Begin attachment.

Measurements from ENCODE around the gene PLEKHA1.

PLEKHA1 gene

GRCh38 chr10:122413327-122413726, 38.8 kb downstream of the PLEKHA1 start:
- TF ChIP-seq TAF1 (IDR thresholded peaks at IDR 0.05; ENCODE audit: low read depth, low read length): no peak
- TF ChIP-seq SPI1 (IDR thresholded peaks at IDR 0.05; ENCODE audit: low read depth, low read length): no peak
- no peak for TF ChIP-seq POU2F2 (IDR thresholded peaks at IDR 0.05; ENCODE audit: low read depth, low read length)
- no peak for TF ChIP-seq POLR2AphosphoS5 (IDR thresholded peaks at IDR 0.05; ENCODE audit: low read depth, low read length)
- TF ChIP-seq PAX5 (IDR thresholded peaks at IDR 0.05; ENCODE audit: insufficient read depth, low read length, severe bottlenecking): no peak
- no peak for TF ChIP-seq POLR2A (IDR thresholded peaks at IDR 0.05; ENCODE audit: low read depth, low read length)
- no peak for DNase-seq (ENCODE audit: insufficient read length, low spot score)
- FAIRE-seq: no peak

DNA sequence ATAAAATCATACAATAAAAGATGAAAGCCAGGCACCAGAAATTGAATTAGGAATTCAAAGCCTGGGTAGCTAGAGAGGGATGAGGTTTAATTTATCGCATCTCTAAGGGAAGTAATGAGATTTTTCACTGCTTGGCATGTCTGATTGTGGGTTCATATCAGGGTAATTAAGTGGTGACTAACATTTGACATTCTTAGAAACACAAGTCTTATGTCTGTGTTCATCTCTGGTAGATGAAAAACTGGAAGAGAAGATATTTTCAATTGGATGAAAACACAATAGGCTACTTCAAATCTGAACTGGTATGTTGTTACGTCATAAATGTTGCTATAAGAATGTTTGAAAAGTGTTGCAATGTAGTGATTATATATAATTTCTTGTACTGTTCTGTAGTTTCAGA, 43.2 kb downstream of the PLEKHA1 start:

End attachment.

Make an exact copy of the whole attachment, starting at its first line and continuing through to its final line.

Measurements from ENCODE around the gene PLEKHA1.

PLEKHA1 gene

GRCh38 chr10:122413327-122413726, 38.8 kb downstream of the PLEKHA1 start:
- TF ChIP-seq TAF1 (IDR thresholded peaks at IDR 0.05; ENCODE audit: low read depth, low read length): no peak
- TF ChIP-seq SPI1 (IDR thresholded peaks at IDR 0.05; ENCODE audit: low read depth, low read length): no peak
- no peak for TF ChIP-seq POU2F2 (IDR thresholded peaks at IDR 0.05; ENCODE audit: low read depth, low read length)
- no peak for TF ChIP-seq POLR2AphosphoS5 (IDR thresholded peaks at IDR 0.05; ENCODE audit: low read depth, low read length)
- TF ChIP-seq PAX5 (IDR thresholded peaks at IDR 0.05; ENCODE audit: insufficient read depth, low read length, severe bottlenecking): no peak
- no peak for TF ChIP-seq POLR2A (IDR thresholded peaks at IDR 0.05; ENCODE audit: low read depth, low read length)
- no peak for DNase-seq (ENCODE audit: insufficient read length, low spot score)
- FAIRE-seq: no peak

DNA sequence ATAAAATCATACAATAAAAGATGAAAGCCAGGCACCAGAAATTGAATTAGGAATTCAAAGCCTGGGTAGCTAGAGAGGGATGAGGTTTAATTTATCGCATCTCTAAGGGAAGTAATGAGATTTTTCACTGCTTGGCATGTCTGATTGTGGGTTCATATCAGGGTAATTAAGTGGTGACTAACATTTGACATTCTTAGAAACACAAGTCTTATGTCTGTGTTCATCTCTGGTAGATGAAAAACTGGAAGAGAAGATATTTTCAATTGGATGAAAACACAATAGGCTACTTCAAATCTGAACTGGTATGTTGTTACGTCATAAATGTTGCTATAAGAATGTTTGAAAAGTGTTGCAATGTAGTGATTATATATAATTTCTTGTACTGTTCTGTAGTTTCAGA, 43.2 kb downstream of the PLEKHA1 start: